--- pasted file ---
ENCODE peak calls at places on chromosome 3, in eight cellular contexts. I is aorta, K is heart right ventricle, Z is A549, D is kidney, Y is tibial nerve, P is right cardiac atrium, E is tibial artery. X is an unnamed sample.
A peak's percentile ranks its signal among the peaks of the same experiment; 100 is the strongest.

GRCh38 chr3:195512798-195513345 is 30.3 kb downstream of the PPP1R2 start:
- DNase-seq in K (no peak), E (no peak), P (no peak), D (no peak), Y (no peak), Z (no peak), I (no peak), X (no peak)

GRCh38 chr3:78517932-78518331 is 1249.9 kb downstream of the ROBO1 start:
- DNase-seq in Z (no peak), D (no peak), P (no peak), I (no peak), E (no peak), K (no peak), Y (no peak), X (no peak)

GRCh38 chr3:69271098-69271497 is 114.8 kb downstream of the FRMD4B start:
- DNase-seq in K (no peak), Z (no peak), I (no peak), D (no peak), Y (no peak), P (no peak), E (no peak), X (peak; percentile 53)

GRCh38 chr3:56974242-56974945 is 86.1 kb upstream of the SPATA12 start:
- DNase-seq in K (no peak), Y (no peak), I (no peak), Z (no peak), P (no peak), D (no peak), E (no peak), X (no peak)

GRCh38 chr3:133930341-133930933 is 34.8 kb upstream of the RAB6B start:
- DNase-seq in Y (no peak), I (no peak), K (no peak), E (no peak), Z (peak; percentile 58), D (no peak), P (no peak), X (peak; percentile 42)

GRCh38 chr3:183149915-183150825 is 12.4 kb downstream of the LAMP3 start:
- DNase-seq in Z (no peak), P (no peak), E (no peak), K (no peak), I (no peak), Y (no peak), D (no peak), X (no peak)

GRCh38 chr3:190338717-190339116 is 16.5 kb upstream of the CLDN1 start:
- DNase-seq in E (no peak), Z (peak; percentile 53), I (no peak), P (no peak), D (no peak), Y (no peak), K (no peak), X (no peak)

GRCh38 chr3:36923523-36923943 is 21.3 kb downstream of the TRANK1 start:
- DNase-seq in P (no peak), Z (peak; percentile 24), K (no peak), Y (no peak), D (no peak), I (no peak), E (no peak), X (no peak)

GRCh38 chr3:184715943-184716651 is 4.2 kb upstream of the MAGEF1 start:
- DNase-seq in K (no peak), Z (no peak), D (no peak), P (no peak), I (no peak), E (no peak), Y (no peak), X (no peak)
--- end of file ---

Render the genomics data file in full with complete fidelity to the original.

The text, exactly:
ENCODE peak calls at places on chromosome 3, in eight cellular contexts. I is aorta, K is heart right ventricle, Z is A549, D is kidney, Y is tibial nerve, P is right cardiac atrium, E is tibial artery. X is an unnamed sample.
A peak's percentile ranks its signal among the peaks of the same experiment; 100 is the strongest.

GRCh38 chr3:195512798-195513345 is 30.3 kb downstream of the PPP1R2 start:
- DNase-seq in K (no peak), E (no peak), P (no peak), D (no peak), Y (no peak), Z (no peak), I (no peak), X (no peak)

GRCh38 chr3:78517932-78518331 is 1249.9 kb downstream of the ROBO1 start:
- DNase-seq in Z (no peak), D (no peak), P (no peak), I (no peak), E (no peak), K (no peak), Y (no peak), X (no peak)

GRCh38 chr3:69271098-69271497 is 114.8 kb downstream of the FRMD4B start:
- DNase-seq in K (no peak), Z (no peak), I (no peak), D (no peak), Y (no peak), P (no peak), E (no peak), X (peak; percentile 53)

GRCh38 chr3:56974242-56974945 is 86.1 kb upstream of the SPATA12 start:
- DNase-seq in K (no peak), Y (no peak), I (no peak), Z (no peak), P (no peak), D (no peak), E (no peak), X (no peak)

GRCh38 chr3:133930341-133930933 is 34.8 kb upstream of the RAB6B start:
- DNase-seq in Y (no peak), I (no peak), K (no peak), E (no peak), Z (peak; percentile 58), D (no peak), P (no peak), X (peak; percentile 42)

GRCh38 chr3:183149915-183150825 is 12.4 kb downstream of the LAMP3 start:
- DNase-seq in Z (no peak), P (no peak), E (no peak), K (no peak), I (no peak), Y (no peak), D (no peak), X (no peak)

GRCh38 chr3:190338717-190339116 is 16.5 kb upstream of the CLDN1 start:
- DNase-seq in E (no peak), Z (peak; percentile 53), I (no peak), P (no peak), D (no peak), Y (no peak), K (no peak), X (no peak)

GRCh38 chr3:36923523-36923943 is 21.3 kb downstream of the TRANK1 start:
- DNase-seq in P (no peak), Z (peak; percentile 24), K (no peak), Y (no peak), D (no peak), I (no peak), E (no peak), X (no peak)

GRCh38 chr3:184715943-184716651 is 4.2 kb upstream of the MAGEF1 start:
- DNase-seq in K (no peak), Z (no peak), D (no peak), P (no peak), I (no peak), E (no peak), Y (no peak), X (no peak)